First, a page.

British DJ Gilles Peterson is one of the finest examples of the DJ as curator. Unlike hip-hop entrepreneurs who diversify their "brand" with clothing and beverages, Peterson has stuck to musical evangelism, exploring the intersections of jazz, culture and technology from past to present. He came to prominence when jazz was at its most conservative ebb during the mid-'80s, and has helped redefine it as a vital force in club culture. He has an internationally renowned eclectic style of live DJing; has established three well-regarded record labels responsible for five Mercury Prize nominations; he curated dozens of compilations that have helped frame old music for new audiences; and had a long-running association with BBC radio, where his inclusive programming is often compared to the late John Peel. Through all his efforts, Peterson has helped establish and maintain a worldwide network for Afro-diasporic artistry. "I think I've expanded in my tastes ― if I hadn't it would be a bit sad ― but fundamentally my approach hasn't changed a great deal," he observes. "I've always had a carte blanche when it comes to being a club and radio DJ and a record label kind of guy and I've still got that, so I'm really grateful."
1964 to 1984
Peterson is born as Gilles Moehrle in Caen, France to French/Swiss parents. He is raised in South London speaking French at home and English elsewhere ― likely the reason his French name is pronounced in an English fashion (j-eye-alls, not zheel). Peterson starts to explore emerging soul- and jazz-influenced bands from England like Level 42 as well as harder funk and fusion jazz from the U.S. played on pirate radio stations in London. Pirate radio is an important cultural force in England at the time, playing a huge spectrum of music, particularly black music, which is poorly represented on the BBC. He procures a couple of turntables to explore the music he loves, which leads to work in a local pub. But Peterson is entranced by radio, and invests in a small transmitter. He creates mixtapes and drives around his neighbourhood seeking the highest ground to surreptitiously mount his transmitter. He also digs into the music of DJ Paul Murphy at his record shop, and at a club called the Electric Ballroom in the funky Camden Town area of London. Peterson told Resident Advisor "It was the ghetto black club; there were very few white boys. It was very much based around dancing." His success leads to opportunities in other clubs; he refines and strengthens his jazz dance bona fides. Radio Invicta rings up the kid with the transmitter, and Peterson strikes a deal with them: they can use his transmitter if they give him a show. "I would drive my Mini around, putting aerials up on high tower blocks and taking risks," he recalls. "I loved the excitement of pirate radio." By the mid-'80s, Peterson is working in bars three or four nights a week and doing his radio show, first on Radio Invicta, then other pirate stations.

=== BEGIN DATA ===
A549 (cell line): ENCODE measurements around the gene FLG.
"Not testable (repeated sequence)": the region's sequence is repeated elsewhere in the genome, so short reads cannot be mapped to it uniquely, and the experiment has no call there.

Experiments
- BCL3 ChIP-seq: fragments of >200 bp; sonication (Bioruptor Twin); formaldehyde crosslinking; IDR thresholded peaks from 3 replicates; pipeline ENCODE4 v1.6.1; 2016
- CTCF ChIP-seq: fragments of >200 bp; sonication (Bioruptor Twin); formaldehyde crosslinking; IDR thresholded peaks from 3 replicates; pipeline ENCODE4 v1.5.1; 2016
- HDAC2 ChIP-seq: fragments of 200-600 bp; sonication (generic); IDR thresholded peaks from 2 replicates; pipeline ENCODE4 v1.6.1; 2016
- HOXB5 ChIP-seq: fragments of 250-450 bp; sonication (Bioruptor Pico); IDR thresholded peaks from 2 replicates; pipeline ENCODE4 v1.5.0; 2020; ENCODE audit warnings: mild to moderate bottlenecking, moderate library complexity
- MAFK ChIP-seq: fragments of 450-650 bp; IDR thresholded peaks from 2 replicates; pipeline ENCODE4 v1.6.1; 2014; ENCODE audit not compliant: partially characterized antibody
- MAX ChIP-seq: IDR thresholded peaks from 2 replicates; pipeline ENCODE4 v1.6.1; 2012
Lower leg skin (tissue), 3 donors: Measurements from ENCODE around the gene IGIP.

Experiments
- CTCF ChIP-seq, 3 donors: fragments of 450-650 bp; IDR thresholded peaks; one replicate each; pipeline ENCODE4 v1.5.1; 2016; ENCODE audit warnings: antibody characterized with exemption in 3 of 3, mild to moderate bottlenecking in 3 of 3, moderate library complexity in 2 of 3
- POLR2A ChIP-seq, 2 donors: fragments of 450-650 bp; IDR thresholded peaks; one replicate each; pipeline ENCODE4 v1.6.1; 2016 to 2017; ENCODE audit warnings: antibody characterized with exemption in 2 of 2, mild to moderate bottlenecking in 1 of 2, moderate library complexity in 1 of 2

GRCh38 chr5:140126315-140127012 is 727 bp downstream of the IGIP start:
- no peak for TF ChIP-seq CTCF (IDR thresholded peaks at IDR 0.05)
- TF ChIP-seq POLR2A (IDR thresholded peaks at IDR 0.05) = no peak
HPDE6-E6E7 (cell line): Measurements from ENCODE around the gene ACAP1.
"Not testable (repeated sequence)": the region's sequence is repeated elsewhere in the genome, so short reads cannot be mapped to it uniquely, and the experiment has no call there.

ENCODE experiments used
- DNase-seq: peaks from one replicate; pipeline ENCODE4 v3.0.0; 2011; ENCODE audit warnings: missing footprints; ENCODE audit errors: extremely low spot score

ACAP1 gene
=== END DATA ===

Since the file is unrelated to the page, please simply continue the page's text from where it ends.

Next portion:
1985 to 1990